Peco and others do photographic backscenes as well as the twee painted ones. Several companies now do them, including ones of North America. https://www.sierratoysoldier.com/ourstore/pc/Scenic-Diorama-c167.htm
Blowing things up rules are very important. Usually once an explosive device is attached (taking set turns to do so, during which such engineers are at risk of capture or death ) then a d6 is thrown to see on which turn sees it goes boom! Your own engineers might be able to defuse it but not usually in the midst of battle.
This happened recently on my desert raiders game where the Desert Commando Demolition fuse layer Pte Maitland didn’t make it but his handiwork did survive and so managed 4 turns later to blow the desert airfield fuel tanks to Kabloom!
I’ve done a bit more desert Demolition here: https://sidetracked2017blog.wordpress.com/2017/07/31/charlotte-bronte-and-lawrence-of-arabia-blow-up-trains/
LikeLiked by 1 person
That is good to know, thank you. I’ll have to look into something like that one of these days for when I want to take pictures of more models that will fit in my tiny light box.
Oh, yes, I agree, rules for blowing stuff can add a lot to a game if done well. That is pretty neat in your game that they managed to set the charge, died or whatever, and then the fuel tanks blow. Very cinematic and seems like the sort of bittersweet thing they’d do in a good war movie.
The animals ar a really nice touch. I do the same in 54mm.
Thanks. They were part of the same gift. Hopefully the Jagers pay attention to the border and not taking potshots at wild boar.
Should also be useful for Roman games to distract Obelix …
Lovely work,all elements come together beautifully. I am very taken with the animals and watch tower. There is so much potential for us wargamer s in model railway scenery and buildings. I picked up some Faller buildings on eBay some years ago very cheaply which are filled with character, instant Germany or middle European.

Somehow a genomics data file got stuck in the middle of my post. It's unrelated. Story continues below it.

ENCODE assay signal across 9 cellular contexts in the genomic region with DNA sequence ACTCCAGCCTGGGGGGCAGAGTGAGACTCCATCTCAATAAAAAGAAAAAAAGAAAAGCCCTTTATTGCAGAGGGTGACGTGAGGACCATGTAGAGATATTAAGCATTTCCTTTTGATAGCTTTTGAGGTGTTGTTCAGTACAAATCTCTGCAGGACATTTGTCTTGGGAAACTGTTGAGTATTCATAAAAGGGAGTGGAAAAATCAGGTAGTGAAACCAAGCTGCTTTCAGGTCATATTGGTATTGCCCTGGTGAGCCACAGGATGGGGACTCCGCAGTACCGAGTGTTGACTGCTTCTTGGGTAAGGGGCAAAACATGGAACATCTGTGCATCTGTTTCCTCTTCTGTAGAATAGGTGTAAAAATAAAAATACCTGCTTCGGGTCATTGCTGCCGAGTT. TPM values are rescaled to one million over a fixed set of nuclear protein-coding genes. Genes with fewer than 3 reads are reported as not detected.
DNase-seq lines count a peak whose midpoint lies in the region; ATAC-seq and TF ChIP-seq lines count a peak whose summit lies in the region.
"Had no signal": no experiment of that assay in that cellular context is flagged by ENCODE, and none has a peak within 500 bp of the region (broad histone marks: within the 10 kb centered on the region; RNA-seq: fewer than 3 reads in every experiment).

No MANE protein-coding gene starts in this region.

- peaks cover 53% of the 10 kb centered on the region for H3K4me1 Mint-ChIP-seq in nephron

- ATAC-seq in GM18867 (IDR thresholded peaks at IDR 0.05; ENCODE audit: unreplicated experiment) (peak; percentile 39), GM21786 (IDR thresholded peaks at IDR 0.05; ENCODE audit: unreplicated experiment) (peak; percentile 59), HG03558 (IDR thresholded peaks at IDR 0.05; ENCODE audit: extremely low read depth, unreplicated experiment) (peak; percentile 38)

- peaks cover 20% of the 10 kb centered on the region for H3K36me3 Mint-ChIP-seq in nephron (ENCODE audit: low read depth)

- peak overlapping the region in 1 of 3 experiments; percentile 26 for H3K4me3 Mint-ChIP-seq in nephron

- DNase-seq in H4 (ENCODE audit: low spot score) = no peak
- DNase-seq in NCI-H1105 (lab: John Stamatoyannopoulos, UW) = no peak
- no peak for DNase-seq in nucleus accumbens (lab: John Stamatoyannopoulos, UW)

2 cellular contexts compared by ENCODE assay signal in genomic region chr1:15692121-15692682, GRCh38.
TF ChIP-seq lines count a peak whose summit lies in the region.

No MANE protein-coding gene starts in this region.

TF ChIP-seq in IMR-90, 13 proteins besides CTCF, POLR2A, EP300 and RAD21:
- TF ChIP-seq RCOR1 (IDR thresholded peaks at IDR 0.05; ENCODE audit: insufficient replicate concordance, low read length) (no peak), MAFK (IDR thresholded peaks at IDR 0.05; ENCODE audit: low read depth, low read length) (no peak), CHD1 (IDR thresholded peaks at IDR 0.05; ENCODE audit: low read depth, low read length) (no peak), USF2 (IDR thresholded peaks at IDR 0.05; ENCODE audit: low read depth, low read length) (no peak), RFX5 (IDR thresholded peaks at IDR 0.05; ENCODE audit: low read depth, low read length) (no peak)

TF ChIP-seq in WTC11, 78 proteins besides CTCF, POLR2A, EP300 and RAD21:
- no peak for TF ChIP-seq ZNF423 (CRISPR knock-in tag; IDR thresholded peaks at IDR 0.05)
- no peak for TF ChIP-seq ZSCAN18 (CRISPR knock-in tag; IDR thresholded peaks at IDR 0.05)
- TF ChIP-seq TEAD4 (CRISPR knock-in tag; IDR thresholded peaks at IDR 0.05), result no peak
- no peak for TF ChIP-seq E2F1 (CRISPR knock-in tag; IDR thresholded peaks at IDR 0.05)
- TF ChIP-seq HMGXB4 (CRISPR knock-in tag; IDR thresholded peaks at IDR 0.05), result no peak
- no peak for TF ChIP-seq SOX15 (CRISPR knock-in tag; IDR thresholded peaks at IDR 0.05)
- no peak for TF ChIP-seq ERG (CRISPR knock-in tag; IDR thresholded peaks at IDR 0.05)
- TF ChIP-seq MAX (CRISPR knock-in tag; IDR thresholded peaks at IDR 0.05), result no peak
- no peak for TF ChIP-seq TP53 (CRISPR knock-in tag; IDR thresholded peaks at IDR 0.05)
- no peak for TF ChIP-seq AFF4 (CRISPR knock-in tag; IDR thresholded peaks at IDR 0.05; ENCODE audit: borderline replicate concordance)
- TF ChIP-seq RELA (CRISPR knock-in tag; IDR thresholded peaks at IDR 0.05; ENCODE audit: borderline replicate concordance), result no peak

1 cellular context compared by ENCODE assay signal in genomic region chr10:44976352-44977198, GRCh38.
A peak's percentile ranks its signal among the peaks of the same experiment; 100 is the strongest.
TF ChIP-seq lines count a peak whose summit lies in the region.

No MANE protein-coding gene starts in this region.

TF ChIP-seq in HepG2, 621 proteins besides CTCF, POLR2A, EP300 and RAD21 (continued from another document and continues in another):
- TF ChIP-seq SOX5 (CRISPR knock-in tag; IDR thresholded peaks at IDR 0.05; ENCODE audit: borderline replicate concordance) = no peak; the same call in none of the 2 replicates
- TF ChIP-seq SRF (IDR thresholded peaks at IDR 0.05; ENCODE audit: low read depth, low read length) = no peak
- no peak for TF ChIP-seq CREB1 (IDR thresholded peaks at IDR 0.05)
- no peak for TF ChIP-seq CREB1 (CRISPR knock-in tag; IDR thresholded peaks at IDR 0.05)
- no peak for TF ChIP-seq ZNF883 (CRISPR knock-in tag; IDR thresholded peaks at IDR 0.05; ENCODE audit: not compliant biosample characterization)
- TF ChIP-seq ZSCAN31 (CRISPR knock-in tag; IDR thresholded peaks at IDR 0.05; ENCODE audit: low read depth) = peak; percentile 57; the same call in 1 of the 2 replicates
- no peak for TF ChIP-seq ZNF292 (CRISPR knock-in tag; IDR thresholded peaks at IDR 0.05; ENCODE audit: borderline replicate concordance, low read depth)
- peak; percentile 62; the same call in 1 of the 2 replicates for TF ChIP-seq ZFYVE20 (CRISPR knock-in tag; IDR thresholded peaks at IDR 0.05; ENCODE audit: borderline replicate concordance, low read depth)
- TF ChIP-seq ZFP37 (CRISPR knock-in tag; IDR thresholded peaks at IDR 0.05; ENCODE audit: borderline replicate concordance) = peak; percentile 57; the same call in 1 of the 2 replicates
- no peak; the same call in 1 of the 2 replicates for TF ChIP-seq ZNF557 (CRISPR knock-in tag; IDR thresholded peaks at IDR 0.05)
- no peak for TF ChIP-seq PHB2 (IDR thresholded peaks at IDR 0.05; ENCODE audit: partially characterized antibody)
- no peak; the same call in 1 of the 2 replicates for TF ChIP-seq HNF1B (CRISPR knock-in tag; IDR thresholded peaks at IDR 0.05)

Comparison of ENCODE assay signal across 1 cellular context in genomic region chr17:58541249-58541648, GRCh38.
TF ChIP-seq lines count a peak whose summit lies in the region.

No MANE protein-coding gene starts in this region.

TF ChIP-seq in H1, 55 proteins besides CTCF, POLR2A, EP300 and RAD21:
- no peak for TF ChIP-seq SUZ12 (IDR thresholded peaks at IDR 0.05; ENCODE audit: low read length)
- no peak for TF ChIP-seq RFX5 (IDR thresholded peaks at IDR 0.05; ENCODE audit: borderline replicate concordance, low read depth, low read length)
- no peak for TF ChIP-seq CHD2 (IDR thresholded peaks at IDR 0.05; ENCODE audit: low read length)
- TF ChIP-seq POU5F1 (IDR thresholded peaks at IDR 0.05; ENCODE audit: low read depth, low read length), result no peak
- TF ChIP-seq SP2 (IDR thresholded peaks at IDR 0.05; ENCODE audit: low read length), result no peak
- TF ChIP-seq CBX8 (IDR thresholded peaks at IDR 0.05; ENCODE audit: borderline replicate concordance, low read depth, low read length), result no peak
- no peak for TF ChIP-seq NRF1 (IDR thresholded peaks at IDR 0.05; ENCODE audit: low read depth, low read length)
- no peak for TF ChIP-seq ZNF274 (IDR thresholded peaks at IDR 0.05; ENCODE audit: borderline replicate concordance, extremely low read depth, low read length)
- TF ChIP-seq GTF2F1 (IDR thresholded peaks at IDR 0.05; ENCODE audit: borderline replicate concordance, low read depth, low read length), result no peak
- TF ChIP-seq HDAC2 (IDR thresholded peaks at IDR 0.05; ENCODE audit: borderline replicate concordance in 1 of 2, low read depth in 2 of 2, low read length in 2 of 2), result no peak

Re yesterday post- when I started researching the Duchy of Tradgardland I bought Peter H Wilson’s “From reich to Revolution “ which is full of fascinating detail about how the Holy Roman Empire worked and was governed. It is an excellent read. The diversity of the states in the HRE is mind blowing..
Thanks Alan. Some job lots on EBay at moment of Faller which might interest you, a change from the over familiar Airfix railway buildings! I have had a quick scan of the Wilson title through preview Preface pages in Google books, as being a Palgrave academic book, it isn’t cheap and the libraries are sadly closed. Whilst it looks like the reason I didn’t do A level history, the maps are pretty interesting. What a glorious and confusing muddle, excellent cash opportunity for mapmakers, rough for the people who lived in areas whose rulers changed, all these nation states were.
Do you know this political cartoon-
I used to have it up at work beside my desk as I enjoyed it so much.
Brilliant. Found this cartoon also on the Wikipedia entry for the featured minor state Schaumburg Lippe. https://en.m.wikipedia.org/wiki/Principality_of_Schaumburg-Lippe
Must make some roadblocks. I have the 1:32 Airfix bridge watchtower sentry post version.
Probably the German cartoon version of the Ealing comedy Passport to Pimlico?
Some great maps on Wikipedia for Kleinstaatserei – my Minor States are definitely in there, along with Tradgardland of course.